Background Preexposure prophylaxis (PrEP) with daily oral Truvada® is recommended for people at high risk for HIV infection. The population-level benefit of PrEP requires higher levels of use than is currently observed. In Australia, homosexually active men (HM), particularly those who identify as gay or homosexual, contribute most to HIV transmission. We estimated how many HM are eligible for and likely to request PrEP.
Method Using data from the Australian Bureau of Statistics (2013) and the second Australian Study of Health and Relationships (ASHR2, 2013), we estimated the number of HHMM nationally. PrEP eligibility was defined by the national PrEP guidelines. Input indicators from the 2013 Gay Community Periodic Surveys (GCPS) were applied to estimate the numbers of men eligible for PrEP based on each individual and any behavioural eligibility criteria. Using data from Treatment Options to Reduce Chances of HIV (TORCH) study, we estimated how many eligible HM are likely to request Truvada® for PrEP.
Results We estimated 143,000 Australian men would identify as ‘gay/homosexual’ plus 95,000 as ‘other’ HAM. In GCPS, 15.7% of the HIV non-positive respondents reported sustained risk behaviour (≥6 sex partners in previous 6 months). Overall, 5.7% of HIV non-positive respondents satisfied behavioural eligibility criteria for PrEP, while having at least one episode of receptive condomless anal intercourse in the previous 6 months appeared the most common criterion (5%). Based on national eligibility criteria, 8,300 ‘gay/homosexual’ and 5,300 ‘other’ HM can be considered eligible for daily PrEP in Australia, and 44.9% of those are likely to uptake PrEP.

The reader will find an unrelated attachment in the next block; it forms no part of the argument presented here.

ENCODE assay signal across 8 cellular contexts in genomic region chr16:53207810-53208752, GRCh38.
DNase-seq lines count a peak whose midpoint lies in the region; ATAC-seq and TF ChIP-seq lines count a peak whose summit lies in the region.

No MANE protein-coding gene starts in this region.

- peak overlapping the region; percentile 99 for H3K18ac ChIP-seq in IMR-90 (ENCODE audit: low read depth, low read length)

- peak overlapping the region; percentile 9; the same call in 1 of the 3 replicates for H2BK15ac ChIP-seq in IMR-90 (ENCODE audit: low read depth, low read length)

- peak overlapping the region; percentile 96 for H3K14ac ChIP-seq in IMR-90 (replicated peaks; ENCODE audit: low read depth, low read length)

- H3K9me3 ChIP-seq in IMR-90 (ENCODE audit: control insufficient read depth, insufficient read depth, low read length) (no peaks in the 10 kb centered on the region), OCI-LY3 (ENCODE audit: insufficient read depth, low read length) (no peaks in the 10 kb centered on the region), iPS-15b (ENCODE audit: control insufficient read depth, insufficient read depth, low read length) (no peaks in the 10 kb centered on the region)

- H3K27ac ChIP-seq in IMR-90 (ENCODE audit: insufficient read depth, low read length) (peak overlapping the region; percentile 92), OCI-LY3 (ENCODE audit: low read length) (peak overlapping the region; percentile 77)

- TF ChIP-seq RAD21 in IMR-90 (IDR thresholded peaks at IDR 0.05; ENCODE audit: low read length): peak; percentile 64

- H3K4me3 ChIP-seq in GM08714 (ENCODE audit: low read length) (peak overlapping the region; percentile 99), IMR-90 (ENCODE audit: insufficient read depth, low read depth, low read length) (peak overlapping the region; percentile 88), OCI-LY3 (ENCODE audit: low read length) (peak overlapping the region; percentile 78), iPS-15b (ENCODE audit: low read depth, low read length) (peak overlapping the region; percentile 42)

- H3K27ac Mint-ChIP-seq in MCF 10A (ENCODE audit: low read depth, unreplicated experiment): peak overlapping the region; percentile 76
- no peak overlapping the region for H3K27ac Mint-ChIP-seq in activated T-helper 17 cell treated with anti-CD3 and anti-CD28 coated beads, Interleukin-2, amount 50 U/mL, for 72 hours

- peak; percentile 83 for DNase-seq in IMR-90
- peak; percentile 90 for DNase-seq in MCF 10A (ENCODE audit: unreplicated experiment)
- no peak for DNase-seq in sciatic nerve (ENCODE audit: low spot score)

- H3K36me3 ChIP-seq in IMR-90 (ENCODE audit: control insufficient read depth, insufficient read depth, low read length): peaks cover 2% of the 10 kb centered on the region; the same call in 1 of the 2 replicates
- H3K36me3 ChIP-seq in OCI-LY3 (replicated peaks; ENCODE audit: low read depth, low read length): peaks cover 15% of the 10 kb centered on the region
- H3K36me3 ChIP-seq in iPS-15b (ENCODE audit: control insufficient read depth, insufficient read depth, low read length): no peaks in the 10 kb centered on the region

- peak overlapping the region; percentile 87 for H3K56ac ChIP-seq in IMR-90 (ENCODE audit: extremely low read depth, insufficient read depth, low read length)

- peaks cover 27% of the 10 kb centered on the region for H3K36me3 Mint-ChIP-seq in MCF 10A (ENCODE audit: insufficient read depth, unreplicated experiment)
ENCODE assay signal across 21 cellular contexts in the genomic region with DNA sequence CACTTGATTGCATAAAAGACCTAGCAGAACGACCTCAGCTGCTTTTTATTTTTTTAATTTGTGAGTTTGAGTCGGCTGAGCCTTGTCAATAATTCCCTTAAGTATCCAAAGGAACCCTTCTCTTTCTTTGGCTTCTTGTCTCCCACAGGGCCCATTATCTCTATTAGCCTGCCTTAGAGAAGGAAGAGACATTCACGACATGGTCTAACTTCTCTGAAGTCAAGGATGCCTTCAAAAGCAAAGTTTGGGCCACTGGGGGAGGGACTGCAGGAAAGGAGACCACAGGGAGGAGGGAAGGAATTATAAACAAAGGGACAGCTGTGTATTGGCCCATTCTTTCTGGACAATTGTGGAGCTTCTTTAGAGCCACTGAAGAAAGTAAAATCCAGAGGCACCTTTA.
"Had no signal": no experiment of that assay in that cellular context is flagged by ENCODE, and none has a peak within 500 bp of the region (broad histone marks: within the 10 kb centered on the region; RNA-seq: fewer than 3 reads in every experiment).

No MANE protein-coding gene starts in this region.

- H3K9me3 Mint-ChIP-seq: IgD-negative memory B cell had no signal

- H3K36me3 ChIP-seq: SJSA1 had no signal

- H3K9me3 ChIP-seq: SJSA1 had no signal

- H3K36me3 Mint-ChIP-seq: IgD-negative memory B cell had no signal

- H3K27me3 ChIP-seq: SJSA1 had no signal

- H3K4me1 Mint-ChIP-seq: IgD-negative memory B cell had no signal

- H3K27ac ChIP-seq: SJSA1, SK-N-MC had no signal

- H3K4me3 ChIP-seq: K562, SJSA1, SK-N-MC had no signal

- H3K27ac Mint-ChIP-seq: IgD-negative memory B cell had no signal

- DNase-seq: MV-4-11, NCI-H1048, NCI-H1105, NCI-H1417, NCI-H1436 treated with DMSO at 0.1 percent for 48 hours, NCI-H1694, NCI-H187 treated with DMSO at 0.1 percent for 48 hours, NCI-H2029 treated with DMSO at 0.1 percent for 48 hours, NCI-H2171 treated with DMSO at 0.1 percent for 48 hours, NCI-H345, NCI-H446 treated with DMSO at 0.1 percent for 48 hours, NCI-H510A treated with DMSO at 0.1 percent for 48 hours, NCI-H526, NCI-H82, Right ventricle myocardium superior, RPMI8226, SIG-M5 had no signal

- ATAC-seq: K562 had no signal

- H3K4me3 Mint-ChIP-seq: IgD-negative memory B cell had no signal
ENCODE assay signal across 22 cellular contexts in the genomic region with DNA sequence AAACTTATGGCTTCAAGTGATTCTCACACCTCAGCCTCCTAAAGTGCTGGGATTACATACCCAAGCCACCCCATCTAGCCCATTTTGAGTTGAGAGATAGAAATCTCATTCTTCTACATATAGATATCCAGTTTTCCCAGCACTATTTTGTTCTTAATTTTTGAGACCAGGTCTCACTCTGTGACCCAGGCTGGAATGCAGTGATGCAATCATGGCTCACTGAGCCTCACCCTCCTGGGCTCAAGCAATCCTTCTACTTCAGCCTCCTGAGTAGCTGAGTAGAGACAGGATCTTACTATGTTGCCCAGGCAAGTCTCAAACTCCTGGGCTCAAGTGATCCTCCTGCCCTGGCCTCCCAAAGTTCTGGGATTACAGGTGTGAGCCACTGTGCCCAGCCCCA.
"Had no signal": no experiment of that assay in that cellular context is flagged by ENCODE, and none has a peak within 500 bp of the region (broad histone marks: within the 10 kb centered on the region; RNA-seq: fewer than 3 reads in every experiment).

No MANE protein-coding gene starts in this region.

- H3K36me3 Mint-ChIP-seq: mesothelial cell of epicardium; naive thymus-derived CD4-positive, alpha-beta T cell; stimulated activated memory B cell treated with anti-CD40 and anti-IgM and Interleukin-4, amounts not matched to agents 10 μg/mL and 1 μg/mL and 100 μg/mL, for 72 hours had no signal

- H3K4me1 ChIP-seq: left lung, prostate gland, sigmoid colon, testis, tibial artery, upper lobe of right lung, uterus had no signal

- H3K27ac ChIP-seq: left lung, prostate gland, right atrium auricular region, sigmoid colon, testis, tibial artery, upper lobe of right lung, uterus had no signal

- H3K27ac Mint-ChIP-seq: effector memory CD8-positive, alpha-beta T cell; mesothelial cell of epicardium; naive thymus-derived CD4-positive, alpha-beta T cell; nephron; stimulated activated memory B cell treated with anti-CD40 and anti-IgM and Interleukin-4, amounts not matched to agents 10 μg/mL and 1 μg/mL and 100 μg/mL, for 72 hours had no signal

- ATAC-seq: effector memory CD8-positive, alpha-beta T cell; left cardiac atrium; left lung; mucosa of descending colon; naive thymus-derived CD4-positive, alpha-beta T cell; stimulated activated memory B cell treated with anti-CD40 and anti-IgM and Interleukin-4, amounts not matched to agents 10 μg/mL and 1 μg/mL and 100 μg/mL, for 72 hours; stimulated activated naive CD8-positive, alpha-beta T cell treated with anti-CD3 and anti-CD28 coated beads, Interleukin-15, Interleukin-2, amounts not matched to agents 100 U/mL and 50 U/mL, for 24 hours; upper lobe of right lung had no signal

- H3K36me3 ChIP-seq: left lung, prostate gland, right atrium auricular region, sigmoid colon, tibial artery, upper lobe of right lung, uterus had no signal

Conclusions Our estimate of the number of HM eligible for PrEP in Australia is based on the current PrEP eligibility criteria, which target individuals at the highest risk for HIV infection. This estimation helps to predict service needed for PrEP prescribing nationally.
Disclosure of interest statement Input indicators for these analyses were obtained from Australian Bureau of Statistics, Australian Study of Health and Relationships and Gay Community Periodic Surveys (all funded by the Australian state and federal governments) and from Treatment Options to Reduce Chances of HIV (TORCH) study funded by Gilead Sciences. Funding sources were not involved in research conducted.